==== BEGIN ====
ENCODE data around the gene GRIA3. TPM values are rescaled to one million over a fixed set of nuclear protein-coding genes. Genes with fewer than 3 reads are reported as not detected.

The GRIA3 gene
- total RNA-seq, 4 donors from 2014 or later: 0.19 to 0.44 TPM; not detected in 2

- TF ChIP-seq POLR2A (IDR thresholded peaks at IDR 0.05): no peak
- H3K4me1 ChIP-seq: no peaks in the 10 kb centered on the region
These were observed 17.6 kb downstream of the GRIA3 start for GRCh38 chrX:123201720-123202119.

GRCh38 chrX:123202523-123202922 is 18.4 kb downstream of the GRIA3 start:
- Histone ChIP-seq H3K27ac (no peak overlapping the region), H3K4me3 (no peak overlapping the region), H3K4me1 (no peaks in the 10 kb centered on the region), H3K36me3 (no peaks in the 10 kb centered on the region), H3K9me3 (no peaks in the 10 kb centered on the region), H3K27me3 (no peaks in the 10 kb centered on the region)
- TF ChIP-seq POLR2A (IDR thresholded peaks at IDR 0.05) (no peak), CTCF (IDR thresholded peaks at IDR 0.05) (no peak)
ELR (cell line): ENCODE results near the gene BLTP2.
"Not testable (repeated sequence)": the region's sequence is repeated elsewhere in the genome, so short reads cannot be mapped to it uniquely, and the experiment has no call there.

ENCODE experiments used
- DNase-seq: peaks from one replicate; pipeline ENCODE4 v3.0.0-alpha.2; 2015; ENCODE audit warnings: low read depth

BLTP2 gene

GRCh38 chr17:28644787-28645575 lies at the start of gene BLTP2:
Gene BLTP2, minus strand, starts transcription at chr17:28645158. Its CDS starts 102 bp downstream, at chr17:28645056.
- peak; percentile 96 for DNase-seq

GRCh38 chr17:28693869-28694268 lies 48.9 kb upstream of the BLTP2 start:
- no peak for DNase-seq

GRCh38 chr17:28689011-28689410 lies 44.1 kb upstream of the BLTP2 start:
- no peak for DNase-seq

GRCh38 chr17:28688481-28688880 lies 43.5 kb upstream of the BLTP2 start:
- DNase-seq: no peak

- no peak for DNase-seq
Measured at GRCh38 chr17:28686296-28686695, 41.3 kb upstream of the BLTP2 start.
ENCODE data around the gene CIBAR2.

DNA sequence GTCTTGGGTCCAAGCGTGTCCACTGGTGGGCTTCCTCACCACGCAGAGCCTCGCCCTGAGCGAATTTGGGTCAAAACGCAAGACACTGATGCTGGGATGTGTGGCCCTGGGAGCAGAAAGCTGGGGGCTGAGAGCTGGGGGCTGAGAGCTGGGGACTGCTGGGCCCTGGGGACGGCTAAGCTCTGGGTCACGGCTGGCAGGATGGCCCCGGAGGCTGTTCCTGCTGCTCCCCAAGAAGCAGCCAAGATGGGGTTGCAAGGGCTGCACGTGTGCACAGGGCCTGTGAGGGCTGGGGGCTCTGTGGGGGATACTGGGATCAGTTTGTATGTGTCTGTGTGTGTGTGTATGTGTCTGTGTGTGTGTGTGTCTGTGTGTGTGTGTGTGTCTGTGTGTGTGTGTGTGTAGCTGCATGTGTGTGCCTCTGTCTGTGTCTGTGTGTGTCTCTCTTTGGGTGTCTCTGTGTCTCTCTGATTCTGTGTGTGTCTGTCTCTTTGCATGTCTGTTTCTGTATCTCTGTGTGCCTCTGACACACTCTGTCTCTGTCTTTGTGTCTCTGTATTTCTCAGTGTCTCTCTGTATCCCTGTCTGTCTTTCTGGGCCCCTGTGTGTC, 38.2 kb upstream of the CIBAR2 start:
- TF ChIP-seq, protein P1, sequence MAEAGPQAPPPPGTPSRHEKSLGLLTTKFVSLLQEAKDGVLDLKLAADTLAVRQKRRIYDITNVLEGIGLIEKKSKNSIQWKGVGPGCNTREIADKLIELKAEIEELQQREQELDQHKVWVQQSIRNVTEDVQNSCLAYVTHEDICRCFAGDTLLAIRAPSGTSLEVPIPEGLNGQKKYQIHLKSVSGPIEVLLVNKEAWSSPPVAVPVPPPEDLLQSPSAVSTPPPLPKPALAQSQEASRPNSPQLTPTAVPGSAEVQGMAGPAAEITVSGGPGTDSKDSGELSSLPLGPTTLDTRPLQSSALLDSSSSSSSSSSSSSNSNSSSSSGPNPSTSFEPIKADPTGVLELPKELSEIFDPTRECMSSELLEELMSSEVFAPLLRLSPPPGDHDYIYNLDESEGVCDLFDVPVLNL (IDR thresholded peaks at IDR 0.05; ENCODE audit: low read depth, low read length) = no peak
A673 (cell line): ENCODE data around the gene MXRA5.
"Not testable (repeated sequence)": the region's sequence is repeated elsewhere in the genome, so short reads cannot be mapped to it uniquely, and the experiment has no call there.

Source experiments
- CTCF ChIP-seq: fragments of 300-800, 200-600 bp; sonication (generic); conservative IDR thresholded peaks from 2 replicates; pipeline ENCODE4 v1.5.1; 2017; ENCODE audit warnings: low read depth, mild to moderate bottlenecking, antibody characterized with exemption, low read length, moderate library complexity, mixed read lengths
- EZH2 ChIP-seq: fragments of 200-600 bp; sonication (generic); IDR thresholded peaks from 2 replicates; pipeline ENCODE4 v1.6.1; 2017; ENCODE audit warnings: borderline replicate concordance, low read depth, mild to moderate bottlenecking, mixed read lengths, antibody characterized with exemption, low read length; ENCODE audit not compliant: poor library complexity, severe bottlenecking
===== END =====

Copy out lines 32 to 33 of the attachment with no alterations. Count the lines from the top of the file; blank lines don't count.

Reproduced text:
- CTCF ChIP-seq: fragments of 300-800, 200-600 bp; sonication (generic); conservative IDR thresholded peaks from 2 replicates; pipeline ENCODE4 v1.5.1; 2017; ENCODE audit warnings: low read depth, mild to moderate bottlenecking, antibody characterized with exemption, low read length, moderate library complexity, mixed read lengths
- EZH2 ChIP-seq: fragments of 200-600 bp; sonication (generic); IDR thresholded peaks from 2 replicates; pipeline ENCODE4 v1.6.1; 2017; ENCODE audit warnings: borderline replicate concordance, low read depth, mild to moderate bottlenecking, mixed read lengths, antibody characterized with exemption, low read length; ENCODE audit not compliant: poor library complexity, severe bottlenecking